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Saudi German Hospital Cairo  >  press releases   >  The “Breast Cancer” battle requires more than awareness campaigns – 25 October 2017

The “Breast Cancer” battle requires more than awareness campaigns – 25 October 2017

October marks Breast Cancer Awareness Month, but what we need more than passive awareness is proactive prevention. By virtue of their sex, all women are at risk of developing breast cancer. Knowing your individual risk can help you minimize the likelihood of developing the disease. For example, we know that having a mother, sister or daughter with breast cancer doubles a woman’s risk of developing the disease.

There are many risk reduction strategies that can lower your risk of developing breast cancer. And there is more good news — there has been a steady improvement in the treatment of breast cancer in the 21st century. This improvement is related to advances in breast imaging, recognition of familial risk syndromes and numerous evidence-based interventions including risk-reducing medications and lifestyle changes.

Your risk of breast cancer can be affected by lifestyle choices. For instance, we know that increased body weight, decreased physical activity and a diet deficient in vegetables and fruits have been linked to breast cancer. Additionally, studies have shown that increased stress, excessive alcohol use and smoking can increase breast cancer risk.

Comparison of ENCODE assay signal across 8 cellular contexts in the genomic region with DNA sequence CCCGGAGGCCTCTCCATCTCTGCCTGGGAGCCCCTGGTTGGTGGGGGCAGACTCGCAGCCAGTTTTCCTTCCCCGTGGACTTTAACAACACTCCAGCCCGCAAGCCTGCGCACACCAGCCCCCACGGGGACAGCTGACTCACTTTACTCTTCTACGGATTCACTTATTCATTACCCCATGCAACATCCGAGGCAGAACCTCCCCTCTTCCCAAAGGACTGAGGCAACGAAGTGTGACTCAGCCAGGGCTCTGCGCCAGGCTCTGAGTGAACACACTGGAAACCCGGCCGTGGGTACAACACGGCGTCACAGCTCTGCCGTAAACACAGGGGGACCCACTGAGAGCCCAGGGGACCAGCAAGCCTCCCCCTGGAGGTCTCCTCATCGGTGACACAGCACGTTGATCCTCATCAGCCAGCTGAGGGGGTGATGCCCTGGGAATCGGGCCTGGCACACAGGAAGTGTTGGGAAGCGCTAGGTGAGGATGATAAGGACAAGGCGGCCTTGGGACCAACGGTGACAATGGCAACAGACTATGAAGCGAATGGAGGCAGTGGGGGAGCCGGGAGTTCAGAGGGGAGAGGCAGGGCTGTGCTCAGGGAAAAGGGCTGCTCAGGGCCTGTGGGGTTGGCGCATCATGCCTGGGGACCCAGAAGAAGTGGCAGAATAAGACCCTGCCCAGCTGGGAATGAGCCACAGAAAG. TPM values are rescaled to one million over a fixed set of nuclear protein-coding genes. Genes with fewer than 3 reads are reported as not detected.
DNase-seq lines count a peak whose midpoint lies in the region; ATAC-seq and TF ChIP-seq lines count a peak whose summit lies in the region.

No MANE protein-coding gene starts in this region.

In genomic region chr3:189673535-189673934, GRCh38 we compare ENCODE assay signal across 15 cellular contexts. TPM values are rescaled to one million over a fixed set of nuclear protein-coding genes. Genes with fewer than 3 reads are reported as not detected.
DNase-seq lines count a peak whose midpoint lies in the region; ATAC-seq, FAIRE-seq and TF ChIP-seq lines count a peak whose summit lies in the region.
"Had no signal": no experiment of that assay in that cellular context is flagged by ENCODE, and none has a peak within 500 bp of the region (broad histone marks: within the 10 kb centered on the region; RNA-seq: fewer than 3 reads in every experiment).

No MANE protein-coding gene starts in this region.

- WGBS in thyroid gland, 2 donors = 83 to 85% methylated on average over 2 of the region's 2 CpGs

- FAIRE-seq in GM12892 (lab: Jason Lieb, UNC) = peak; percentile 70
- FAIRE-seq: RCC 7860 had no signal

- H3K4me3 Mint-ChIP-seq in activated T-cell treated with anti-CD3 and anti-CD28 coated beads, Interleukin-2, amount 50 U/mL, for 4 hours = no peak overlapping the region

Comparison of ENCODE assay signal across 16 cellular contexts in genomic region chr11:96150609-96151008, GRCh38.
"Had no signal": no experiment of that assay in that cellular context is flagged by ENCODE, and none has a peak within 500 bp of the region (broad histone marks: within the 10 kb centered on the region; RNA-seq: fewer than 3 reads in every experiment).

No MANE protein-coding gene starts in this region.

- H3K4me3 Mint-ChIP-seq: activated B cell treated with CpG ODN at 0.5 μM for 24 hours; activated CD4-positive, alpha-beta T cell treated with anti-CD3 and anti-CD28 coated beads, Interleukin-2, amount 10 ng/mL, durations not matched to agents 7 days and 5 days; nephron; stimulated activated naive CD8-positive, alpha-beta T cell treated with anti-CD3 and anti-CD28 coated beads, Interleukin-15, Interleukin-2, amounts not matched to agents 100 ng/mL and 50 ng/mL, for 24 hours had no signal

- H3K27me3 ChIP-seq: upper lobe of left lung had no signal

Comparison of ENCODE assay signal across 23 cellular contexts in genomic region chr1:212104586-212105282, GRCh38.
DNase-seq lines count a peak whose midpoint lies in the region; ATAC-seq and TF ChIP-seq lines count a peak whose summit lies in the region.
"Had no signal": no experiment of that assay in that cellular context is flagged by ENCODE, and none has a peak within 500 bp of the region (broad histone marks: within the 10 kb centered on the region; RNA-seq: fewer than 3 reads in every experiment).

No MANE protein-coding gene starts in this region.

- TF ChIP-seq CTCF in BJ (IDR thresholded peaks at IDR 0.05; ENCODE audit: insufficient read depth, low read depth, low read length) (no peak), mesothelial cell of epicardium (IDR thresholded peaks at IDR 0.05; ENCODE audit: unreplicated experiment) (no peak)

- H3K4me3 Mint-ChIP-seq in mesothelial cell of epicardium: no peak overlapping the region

Your risk of breast cancer can be affected by lifestyle choices. For instance, we know that increased body weight, decreased physical activity and a diet deficient in vegetables and fruits have been linked to breast cancer. Additionally, studies have shown that increased stress, excessive alcohol use and smoking can increase breast cancer risk.

These consultations help women learn about what they can do to reduce their lifetime risk of the disease. Women can also go beyond screening mammograms and breast awareness to pursue the in-depth information they need to take control of their breast health through advanced treatments such as Chemotherapy, health status assessment, development of treatment plan, blood transfusion, supervision to control the use of anticancer chemical drugs and other advanced methods of treatment.

The Saudi-German Hospital earlier held a scientific symposiums on the risks of breast cancer and the latest used equipment and technologies used in their premises in Egypt and the Middle East and Africa for the first time for cancer early detection attended by a group of oncologists and diagnostic radiology professors in Egypt. One of the results of the symposium was that only 30% of women respond to cancer early detection calls, and the reason was they fear to face the idea of being diagnosed with breast cancer.

In the same context, the Department of Radiology at the Saudi German Hospital stressed on the importance of the periodic examination role in the early detection and treating the disease before spreading to other body organs.

Dr. Mohamed Hablas, the Executive Director of the Saudi German Hospital, said: “Here’s where awareness actually comes in. Knowing your individual risk can help you minimize the likelihood of developing the disease through periodic examination, especially after the age of 40, is one of the necessary and very important steps in the early detection.”

Claiming that a percentage of 25% to 30% of breast tumors are first detected by the patient herself.

 

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